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Molecular biology and evolution [journal]
- The Early Expansion and Evolutionary Dynamics of POU Class Genes. [JOURNAL ARTICLE]
- Mol Biol Evol 2014 Sep 25.
The POU genes represent a diverse class of animal-specific transcription factors that play important roles in neurogenesis, pluripotency, and cell-type specification. Although previous attempts have been made to reconstruct the evolution of the POU class, these studies have been limited by a small number of representative taxa, and a lack of sequences from basally branching organisms. In this study, we performed comparative analyses on available genomes and sequences recovered through "gene fishing" to better resolve the topology of the POU gene tree. We then used ancestral state reconstruction to map the most likely changes in amino acid evolution for the conserved domains. Our work suggests that four of the six POU families evolved before the last common ancestor of living animals-doubling previous estimates-and were followed by extensive clade-specific gene loss. Amino acid changes are distributed unequally across the gene tree, consistent with a neofunctionalization model of protein evolution. We consider our results in the context of early animal evolution, and the role of POU5 genes in maintaining stem cell pluripotency.
- Comparing phylogeographic hypotheses by simulating DNA sequences under a spatially explicit model of coalescence. [JOURNAL ARTICLE]
- Mol Biol Evol 2014 Sep 26.
Computer simulations of genetic data are increasingly used to investigate the impact of complex historical scenarios on patterns of genetic variation. Yet, in most empirical studies, relatively large portions of species ranges are often treated as panmictic populations, ignoring the underlying spatial context. In some cases, however, a more accurate spatial model is required. We use a spatially explicit model of coalescence (easily constructed by overlaying a 2-dimensional grid on maps displaying an estimate of past and current species ranges) to evaluate the potential of several summary statistics to differentiate three typical phylogeographic scenarios. We first explore the variation of each summary statistic within the boundaries of each phylogeographic scenario, and identify those that appear most promising for a comparison of historical scenarios and/or to infer historical parameters. We then combine a selected set of summary statistics in a single chi-square statistic and evaluate whether it can be used to differentiate past geographic fragmentation or range expansion from a simple scenario of isolation by distance. We also investigate the benefits of using a spatially explicit model by comparing its performance to alternative models that are less spatially explicit (lower geographic resolution). The results identify conditions in which each summary statistic is useful to infer the evolution of a species range, and allow us to validate our spatially explicit model of coalescence and our procedure to compare simulated and observed sequence data. We also provide a detailed description of the spatially explicit model of coalescence used, which is currently lacking.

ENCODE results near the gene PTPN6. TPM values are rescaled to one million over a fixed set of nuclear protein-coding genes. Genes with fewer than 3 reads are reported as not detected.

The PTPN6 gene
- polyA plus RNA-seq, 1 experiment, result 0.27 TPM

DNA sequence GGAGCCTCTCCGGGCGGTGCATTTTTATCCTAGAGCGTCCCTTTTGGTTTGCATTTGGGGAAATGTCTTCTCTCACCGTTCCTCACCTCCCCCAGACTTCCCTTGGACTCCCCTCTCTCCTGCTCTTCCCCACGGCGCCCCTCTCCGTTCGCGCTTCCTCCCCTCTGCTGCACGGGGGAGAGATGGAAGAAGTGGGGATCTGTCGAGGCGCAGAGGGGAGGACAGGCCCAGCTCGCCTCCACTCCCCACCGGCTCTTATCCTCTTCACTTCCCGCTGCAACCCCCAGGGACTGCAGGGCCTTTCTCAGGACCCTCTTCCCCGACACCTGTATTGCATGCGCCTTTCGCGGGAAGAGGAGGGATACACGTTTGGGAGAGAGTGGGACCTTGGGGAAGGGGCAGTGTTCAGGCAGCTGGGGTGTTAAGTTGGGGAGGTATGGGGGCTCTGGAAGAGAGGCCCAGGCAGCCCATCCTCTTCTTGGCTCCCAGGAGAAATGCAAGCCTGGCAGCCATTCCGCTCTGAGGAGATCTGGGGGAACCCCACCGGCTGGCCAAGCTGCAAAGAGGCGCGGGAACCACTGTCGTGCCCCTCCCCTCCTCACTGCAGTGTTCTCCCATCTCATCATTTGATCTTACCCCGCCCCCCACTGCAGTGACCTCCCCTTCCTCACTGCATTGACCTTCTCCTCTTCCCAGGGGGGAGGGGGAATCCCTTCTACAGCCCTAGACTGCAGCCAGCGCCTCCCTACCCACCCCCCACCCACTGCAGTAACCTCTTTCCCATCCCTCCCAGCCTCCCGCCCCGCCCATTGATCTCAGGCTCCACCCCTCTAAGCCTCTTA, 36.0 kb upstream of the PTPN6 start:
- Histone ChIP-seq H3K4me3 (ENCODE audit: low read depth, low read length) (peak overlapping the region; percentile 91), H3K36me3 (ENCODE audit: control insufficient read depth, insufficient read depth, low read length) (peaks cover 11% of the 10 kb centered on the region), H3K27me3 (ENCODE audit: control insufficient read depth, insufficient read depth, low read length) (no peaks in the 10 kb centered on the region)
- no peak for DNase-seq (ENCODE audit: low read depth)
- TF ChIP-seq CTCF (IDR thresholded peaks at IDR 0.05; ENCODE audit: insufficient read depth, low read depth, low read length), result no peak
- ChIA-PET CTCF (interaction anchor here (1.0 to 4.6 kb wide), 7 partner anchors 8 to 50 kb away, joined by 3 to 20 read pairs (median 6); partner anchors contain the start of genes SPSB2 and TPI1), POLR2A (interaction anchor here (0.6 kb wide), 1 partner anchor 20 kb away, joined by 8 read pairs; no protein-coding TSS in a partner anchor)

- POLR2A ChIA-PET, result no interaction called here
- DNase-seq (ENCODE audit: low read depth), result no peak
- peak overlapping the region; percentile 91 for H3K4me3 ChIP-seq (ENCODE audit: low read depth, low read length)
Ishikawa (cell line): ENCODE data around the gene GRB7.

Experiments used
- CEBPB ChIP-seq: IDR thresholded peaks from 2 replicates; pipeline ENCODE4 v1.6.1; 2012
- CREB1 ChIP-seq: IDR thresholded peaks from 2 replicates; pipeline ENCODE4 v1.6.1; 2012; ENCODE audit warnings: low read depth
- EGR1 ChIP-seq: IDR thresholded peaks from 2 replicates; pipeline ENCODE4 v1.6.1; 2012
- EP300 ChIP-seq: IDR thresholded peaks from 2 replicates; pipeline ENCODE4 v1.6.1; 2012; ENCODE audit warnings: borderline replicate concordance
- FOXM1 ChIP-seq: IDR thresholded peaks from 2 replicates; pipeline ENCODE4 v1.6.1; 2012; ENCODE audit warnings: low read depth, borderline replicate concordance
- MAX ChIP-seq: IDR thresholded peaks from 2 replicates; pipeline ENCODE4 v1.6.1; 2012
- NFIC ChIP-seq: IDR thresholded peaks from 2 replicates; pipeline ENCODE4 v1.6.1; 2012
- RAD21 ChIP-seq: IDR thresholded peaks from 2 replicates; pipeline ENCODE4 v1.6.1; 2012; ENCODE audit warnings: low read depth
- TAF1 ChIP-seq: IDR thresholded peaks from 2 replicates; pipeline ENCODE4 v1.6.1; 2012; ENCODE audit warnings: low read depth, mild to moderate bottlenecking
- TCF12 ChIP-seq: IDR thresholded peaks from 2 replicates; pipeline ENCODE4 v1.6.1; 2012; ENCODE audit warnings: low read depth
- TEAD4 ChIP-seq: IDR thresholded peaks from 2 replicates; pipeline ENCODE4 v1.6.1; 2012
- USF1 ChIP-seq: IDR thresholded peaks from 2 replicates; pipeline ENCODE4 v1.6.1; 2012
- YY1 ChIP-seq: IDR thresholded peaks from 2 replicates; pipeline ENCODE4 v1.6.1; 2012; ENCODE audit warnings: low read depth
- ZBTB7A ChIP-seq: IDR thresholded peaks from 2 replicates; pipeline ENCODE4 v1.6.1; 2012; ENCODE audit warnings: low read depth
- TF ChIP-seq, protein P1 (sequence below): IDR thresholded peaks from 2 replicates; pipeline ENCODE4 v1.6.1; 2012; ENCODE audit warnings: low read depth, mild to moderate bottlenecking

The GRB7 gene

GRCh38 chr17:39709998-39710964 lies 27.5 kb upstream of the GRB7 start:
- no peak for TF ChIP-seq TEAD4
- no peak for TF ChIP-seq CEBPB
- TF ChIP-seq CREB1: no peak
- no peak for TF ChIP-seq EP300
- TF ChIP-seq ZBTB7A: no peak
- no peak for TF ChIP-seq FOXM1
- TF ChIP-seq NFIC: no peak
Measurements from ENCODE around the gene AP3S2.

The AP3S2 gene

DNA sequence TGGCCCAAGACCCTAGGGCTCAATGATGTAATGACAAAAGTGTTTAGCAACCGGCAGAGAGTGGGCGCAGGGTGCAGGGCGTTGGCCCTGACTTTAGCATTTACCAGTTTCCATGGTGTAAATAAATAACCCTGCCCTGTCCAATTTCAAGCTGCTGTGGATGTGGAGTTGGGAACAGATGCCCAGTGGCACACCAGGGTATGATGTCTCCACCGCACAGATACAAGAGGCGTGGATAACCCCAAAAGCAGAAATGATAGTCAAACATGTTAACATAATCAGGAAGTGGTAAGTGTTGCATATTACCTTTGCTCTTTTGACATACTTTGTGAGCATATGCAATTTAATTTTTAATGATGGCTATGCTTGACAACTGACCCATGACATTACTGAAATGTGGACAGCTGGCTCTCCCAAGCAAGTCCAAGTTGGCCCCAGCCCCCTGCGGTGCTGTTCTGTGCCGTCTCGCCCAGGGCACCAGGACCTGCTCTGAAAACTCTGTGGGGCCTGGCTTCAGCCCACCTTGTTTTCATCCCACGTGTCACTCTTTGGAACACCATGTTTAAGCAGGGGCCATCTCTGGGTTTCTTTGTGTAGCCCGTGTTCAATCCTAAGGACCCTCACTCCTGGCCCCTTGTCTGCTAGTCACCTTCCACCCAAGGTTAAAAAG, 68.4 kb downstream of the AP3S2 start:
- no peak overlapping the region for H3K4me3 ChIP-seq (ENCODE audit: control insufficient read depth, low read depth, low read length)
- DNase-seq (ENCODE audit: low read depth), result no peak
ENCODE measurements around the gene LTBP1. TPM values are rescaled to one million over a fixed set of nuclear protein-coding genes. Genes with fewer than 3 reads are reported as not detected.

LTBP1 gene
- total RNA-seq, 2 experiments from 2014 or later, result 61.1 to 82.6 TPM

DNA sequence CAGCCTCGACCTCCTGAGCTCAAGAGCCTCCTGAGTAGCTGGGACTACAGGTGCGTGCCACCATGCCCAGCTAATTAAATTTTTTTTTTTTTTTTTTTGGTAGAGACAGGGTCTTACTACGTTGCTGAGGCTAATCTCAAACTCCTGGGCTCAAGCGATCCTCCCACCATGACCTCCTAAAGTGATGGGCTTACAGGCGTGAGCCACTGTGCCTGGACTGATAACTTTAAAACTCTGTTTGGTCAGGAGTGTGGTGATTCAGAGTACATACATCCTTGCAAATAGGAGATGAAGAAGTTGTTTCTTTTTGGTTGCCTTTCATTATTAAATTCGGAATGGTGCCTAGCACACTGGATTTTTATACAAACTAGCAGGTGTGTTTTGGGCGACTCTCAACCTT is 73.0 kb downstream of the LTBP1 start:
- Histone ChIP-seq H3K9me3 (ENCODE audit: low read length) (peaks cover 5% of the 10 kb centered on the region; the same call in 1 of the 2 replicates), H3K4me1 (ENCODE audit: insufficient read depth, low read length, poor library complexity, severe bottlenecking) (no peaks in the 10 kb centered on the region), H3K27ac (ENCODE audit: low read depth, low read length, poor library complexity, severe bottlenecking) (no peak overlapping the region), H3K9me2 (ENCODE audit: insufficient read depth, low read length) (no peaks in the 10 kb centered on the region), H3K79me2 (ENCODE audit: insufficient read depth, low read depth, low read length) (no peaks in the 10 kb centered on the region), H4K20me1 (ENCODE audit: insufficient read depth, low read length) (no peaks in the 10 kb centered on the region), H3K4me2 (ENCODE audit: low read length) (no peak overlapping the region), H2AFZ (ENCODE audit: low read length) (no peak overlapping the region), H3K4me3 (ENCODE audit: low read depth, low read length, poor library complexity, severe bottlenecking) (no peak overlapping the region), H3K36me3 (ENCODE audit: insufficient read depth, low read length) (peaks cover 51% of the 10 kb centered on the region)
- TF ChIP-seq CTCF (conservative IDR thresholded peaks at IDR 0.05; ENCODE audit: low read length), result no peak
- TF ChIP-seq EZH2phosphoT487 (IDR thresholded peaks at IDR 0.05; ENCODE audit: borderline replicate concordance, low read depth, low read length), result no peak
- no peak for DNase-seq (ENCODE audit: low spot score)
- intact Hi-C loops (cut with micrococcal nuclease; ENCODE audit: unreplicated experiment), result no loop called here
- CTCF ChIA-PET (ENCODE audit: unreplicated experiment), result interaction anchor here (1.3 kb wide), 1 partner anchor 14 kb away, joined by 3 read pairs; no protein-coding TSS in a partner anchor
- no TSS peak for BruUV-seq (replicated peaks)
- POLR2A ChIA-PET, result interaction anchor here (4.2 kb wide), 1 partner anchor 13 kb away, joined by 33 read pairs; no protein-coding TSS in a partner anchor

- Adaptations to Climate-Mediated Selective Pressures in Sheep. [JOURNAL ARTICLE]
- Mol Biol Evol 2014 Sep 23.
Following domestication, sheep (Ovis aries) have become an essential farmed animals across the world through adaptation to a diverse range of environments and varied production systems. Climate-mediated selective pressure has shaped phenotypic variation and has left genetic "footprints" in the genome of breeds raised in different agro-ecological zones. Unlike numerous studies that have searched for evidence of selection using only population genetics data, here, we conducted an integrated co-analysis of environmental data with SNP variation. By examining 49,034 SNPs from 32 old, autochthonous sheep breeds that are adapted to a spectrum of different regional climates, we identified 230 SNPs with evidence for selection that is likely due to climate-mediated pressure. Among them, 189 (82%) showed significant correlation (P ≤ 0.05) between allele frequency and climatic variables in a larger set of native populations from a worldwide range of geographic areas and climates. Gene ontology analysis of genes co-located with significant SNPs identified 17 candidates related to GTPase regulator and peptide receptor activities in the biological processes of energy metabolism and endocrine and autoimmune regulation. We also observed high linkage disequilibrium and significant extended haplotype homozygosity (EHH) for the core haplotype TBC1D12-CH1 of TBC1D12. The global frequency distribution of the core haplotype and allele OAR22_18929579-A showed an apparent geographic pattern and significant (P ≤ 0.05) correlations with climatic variation. Our results imply that adaptations to local climates have shaped the spatial distribution of some variants and they are candidates to underpin adaptive variation in sheep.
- Differential Effects of a Mutation on the Normal and Promiscuous Activities of Orthologs: Implications for Natural and Directed Evolution. [JOURNAL ARTICLE]
- Mol Biol Evol 2014 Sep 21.